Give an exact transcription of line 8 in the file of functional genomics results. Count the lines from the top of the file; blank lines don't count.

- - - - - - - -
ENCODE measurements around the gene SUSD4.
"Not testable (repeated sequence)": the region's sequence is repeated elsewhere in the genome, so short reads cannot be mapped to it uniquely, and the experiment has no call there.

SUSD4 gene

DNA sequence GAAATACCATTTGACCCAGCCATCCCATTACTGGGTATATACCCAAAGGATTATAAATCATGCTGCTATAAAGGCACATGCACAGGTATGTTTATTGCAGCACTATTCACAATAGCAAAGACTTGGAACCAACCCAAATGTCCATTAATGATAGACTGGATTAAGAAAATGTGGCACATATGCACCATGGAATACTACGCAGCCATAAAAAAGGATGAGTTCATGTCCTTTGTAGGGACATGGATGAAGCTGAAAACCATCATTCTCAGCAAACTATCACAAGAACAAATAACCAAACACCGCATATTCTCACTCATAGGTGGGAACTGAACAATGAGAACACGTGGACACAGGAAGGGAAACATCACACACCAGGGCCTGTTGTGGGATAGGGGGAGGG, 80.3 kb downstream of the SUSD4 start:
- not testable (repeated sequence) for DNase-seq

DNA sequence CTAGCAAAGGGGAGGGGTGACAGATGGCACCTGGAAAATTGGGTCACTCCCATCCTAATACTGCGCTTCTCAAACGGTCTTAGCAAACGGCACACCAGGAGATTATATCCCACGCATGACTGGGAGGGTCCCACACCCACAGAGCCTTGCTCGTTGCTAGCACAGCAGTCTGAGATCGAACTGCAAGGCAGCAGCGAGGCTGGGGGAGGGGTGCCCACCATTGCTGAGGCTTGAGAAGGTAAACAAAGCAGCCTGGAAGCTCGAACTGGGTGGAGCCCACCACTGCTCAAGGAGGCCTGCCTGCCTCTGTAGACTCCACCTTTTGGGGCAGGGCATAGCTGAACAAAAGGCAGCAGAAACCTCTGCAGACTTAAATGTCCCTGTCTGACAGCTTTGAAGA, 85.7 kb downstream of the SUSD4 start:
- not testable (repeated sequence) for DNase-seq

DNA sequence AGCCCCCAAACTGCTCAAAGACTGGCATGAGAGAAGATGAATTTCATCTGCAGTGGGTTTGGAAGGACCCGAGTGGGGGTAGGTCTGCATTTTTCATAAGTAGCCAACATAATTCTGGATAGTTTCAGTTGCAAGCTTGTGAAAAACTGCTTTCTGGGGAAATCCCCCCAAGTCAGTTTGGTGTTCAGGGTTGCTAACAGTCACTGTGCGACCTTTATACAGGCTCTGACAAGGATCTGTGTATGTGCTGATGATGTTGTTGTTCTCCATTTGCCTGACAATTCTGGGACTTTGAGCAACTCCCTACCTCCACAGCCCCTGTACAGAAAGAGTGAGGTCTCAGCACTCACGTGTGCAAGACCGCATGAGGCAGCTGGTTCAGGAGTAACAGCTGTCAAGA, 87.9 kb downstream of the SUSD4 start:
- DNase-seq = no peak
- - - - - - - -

DNA sequence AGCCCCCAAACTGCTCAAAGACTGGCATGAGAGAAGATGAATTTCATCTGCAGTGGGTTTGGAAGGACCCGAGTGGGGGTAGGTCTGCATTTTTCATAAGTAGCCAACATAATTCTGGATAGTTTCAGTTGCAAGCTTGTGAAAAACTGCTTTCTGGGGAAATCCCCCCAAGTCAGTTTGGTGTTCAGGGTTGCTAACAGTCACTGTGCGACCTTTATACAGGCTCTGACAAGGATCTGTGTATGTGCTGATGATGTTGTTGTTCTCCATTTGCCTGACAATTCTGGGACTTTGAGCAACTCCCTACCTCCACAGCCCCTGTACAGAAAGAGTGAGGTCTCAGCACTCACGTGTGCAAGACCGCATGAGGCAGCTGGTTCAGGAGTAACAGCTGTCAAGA, 87.9 kb downstream of the SUSD4 start: